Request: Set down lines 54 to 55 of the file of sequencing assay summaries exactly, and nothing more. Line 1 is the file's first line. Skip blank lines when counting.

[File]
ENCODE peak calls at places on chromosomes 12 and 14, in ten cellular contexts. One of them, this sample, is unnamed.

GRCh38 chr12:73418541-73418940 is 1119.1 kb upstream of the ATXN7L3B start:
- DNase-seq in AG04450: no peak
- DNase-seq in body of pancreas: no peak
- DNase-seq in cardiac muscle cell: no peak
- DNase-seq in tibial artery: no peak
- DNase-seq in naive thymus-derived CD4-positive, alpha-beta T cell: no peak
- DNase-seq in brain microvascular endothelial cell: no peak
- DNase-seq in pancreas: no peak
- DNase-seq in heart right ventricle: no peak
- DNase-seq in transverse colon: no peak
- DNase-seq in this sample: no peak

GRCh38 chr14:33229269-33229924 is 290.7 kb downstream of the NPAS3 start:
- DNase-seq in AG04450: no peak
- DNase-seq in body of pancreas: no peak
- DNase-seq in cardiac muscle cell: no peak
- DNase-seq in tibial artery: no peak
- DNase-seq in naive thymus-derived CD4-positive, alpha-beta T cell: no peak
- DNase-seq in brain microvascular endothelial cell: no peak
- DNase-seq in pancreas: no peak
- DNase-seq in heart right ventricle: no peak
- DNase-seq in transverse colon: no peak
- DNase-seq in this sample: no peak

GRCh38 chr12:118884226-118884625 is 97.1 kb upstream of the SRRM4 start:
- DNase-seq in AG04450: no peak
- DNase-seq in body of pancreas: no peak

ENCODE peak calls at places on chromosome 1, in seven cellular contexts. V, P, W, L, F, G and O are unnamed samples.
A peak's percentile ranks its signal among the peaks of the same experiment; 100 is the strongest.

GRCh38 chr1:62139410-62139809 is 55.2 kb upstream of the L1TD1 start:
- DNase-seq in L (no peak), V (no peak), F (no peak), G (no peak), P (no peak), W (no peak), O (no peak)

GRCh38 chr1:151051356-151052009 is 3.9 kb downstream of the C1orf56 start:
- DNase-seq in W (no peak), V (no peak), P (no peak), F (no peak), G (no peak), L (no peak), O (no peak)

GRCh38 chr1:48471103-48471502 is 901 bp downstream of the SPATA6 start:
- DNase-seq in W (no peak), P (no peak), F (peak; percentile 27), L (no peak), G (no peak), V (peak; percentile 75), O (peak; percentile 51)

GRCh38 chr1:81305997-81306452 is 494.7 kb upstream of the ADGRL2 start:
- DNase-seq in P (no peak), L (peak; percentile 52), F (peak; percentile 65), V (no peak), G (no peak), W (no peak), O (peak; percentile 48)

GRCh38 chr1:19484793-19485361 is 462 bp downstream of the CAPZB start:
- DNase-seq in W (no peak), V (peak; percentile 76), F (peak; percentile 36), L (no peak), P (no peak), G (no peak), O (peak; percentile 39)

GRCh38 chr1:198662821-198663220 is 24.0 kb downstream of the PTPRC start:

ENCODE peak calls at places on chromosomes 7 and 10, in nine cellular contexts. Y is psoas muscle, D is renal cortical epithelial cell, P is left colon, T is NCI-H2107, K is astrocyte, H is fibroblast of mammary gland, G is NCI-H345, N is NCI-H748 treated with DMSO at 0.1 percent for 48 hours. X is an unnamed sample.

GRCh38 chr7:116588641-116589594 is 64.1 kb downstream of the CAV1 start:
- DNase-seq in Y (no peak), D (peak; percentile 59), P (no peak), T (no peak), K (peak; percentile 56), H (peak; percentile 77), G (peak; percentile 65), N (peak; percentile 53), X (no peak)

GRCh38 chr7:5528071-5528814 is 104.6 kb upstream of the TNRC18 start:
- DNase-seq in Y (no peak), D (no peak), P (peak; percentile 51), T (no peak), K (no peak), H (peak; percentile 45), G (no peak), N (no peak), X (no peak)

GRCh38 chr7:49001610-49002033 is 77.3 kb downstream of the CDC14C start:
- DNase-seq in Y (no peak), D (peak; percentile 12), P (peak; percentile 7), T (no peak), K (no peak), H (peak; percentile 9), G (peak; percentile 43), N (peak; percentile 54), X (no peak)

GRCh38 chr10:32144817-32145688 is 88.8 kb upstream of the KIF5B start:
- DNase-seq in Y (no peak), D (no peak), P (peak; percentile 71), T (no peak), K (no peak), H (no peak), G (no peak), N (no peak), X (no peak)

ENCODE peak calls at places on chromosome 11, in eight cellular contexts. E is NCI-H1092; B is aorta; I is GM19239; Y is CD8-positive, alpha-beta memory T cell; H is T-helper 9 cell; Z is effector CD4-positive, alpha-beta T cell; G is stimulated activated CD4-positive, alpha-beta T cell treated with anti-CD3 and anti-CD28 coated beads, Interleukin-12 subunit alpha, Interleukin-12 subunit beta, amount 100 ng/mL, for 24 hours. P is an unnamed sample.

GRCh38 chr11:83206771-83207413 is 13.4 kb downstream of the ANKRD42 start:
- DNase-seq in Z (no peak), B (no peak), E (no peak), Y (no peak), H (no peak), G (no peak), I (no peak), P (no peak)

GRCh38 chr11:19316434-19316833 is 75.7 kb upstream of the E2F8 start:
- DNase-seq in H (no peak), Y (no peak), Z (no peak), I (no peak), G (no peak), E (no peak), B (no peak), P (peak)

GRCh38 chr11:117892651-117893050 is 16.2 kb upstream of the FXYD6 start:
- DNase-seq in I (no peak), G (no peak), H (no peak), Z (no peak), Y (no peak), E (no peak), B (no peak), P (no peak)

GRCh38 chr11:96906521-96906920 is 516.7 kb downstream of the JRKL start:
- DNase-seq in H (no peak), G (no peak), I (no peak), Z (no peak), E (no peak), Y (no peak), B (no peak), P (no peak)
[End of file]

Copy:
GRCh38 chr11:117892651-117893050 is 16.2 kb upstream of the FXYD6 start:
- DNase-seq in I (no peak), G (no peak), H (no peak), Z (no peak), Y (no peak), E (no peak), B (no peak), P (no peak)